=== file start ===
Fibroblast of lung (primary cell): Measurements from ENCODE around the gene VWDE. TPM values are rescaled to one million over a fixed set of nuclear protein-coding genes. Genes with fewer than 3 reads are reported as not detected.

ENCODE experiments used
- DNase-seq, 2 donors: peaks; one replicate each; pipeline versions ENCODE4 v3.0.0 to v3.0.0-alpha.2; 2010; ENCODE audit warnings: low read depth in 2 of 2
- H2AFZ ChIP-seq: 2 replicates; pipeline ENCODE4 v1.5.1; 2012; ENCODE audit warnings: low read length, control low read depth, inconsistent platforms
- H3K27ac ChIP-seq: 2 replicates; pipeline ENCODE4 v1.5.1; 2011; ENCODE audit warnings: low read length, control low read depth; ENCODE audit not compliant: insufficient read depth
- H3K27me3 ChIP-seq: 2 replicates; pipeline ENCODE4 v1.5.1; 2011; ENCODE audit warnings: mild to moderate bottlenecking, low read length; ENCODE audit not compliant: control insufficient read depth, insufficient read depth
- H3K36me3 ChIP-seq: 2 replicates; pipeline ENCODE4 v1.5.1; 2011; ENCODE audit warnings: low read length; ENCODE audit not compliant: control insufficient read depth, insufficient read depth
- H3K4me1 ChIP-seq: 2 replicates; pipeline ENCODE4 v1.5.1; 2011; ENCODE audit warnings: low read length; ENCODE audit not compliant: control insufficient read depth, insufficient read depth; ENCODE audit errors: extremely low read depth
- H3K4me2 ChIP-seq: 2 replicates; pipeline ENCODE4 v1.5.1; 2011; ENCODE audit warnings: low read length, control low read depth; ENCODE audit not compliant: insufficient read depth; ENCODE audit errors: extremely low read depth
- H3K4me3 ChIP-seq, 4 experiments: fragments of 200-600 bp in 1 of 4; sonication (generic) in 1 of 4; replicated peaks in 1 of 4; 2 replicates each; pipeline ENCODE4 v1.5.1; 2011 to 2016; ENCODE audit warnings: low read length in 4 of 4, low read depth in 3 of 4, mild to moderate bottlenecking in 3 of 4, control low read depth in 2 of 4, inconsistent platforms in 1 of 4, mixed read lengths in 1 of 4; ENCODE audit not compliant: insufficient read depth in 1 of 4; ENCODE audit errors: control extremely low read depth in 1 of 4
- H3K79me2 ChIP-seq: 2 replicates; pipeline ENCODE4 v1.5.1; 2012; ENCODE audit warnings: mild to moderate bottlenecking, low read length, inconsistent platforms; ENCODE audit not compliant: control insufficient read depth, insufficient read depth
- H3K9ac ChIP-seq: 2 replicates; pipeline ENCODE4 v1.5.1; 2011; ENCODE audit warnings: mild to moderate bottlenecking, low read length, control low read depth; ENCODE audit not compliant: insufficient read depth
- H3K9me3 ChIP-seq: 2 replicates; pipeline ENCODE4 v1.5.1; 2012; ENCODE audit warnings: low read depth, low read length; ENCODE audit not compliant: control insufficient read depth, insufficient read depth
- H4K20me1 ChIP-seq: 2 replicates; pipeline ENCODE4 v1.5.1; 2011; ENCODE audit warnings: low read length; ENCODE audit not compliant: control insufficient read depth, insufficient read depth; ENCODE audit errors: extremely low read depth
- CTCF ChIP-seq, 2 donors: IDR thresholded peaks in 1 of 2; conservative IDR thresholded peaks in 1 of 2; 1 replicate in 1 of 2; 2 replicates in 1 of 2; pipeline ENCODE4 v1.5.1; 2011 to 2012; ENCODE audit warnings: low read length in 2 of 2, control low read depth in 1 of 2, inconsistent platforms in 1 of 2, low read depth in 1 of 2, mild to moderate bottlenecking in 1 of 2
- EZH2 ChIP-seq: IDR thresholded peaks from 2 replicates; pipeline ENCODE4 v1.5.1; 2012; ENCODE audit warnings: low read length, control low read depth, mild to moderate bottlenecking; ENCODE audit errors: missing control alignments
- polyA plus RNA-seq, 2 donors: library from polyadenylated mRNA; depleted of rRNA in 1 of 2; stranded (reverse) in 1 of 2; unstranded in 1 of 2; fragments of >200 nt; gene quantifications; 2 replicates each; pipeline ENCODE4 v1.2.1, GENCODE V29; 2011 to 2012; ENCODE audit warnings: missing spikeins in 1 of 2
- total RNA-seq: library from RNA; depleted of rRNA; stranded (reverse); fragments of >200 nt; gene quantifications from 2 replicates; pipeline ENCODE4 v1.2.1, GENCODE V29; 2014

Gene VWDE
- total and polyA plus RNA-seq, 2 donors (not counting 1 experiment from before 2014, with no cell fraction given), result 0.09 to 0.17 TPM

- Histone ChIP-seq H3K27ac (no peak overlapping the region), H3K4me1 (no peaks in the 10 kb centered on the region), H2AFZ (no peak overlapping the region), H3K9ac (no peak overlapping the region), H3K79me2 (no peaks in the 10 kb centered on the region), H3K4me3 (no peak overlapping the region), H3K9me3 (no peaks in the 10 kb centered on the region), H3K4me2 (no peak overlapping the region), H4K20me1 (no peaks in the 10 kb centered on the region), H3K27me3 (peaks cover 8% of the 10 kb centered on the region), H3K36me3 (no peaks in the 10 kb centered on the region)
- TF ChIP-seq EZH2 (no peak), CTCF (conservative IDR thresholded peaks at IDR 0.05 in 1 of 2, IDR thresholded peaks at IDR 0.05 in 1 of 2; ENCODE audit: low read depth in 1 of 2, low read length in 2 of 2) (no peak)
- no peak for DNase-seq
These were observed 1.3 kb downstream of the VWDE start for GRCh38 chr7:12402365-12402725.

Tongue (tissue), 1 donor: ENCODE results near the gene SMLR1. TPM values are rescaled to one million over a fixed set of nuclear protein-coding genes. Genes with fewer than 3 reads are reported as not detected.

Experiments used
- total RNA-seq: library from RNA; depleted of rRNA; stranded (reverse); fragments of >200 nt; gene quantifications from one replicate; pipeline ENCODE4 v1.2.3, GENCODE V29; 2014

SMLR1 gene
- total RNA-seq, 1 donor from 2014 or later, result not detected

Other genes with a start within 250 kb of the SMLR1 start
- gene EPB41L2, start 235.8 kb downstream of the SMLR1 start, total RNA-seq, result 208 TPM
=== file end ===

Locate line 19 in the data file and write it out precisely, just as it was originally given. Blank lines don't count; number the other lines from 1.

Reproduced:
Gene VWDE